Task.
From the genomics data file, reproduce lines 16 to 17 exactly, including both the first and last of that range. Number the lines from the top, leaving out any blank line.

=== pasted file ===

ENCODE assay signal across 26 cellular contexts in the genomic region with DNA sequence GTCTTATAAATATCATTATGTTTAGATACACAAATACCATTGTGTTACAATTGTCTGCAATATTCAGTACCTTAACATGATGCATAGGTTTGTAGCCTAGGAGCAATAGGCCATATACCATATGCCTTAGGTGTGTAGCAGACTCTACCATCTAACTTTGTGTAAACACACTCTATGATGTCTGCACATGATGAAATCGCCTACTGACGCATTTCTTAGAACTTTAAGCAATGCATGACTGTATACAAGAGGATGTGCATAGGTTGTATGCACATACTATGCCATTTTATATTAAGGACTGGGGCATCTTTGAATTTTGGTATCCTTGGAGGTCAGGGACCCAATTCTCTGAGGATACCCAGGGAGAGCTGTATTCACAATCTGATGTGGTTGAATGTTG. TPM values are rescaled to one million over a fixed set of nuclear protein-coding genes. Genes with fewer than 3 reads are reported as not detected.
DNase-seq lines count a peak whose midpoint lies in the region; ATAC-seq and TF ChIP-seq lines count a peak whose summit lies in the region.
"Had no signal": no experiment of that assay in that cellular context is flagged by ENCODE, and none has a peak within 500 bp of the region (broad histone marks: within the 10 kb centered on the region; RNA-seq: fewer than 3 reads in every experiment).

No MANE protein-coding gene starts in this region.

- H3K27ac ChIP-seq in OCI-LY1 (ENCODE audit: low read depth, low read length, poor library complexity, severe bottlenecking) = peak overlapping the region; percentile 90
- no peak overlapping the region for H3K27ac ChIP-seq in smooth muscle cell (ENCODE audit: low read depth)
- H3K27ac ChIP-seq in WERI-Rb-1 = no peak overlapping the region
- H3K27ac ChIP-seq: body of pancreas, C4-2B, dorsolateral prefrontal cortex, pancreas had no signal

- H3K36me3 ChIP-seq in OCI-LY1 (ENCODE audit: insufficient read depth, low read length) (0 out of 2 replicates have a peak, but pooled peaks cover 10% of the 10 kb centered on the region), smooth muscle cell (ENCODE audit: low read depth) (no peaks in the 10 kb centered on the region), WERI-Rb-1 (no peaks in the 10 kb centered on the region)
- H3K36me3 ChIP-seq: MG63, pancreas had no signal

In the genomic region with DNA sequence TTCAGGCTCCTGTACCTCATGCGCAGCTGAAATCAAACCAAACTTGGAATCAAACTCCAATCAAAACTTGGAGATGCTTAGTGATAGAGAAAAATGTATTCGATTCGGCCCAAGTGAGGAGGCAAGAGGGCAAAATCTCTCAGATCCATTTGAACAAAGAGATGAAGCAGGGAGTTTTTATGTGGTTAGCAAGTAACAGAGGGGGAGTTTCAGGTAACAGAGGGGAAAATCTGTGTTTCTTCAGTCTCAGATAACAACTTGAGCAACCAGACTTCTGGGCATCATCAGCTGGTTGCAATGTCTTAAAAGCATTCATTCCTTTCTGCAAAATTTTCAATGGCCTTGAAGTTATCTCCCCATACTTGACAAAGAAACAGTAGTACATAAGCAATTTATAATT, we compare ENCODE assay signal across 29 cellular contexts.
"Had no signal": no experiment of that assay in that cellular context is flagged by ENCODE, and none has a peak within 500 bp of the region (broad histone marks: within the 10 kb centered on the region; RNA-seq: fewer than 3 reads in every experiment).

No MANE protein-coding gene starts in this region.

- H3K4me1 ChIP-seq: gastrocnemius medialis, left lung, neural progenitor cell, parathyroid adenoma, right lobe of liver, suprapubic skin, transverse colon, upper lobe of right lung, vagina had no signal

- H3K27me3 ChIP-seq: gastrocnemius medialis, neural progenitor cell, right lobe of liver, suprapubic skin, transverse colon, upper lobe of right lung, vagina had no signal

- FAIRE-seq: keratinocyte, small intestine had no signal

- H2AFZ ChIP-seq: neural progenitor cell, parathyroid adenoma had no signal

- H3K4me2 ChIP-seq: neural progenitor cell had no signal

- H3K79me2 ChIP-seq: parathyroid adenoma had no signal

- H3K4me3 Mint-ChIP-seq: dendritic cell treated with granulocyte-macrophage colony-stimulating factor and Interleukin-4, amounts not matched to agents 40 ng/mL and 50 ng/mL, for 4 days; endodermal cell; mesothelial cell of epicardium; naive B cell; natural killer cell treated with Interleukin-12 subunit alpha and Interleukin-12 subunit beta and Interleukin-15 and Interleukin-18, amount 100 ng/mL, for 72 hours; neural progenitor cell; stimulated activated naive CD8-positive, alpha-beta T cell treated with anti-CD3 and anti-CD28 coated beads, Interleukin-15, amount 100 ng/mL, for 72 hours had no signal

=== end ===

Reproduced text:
- FAIRE-seq: keratinocyte, small intestine had no signal

- H2AFZ ChIP-seq: neural progenitor cell, parathyroid adenoma had no signal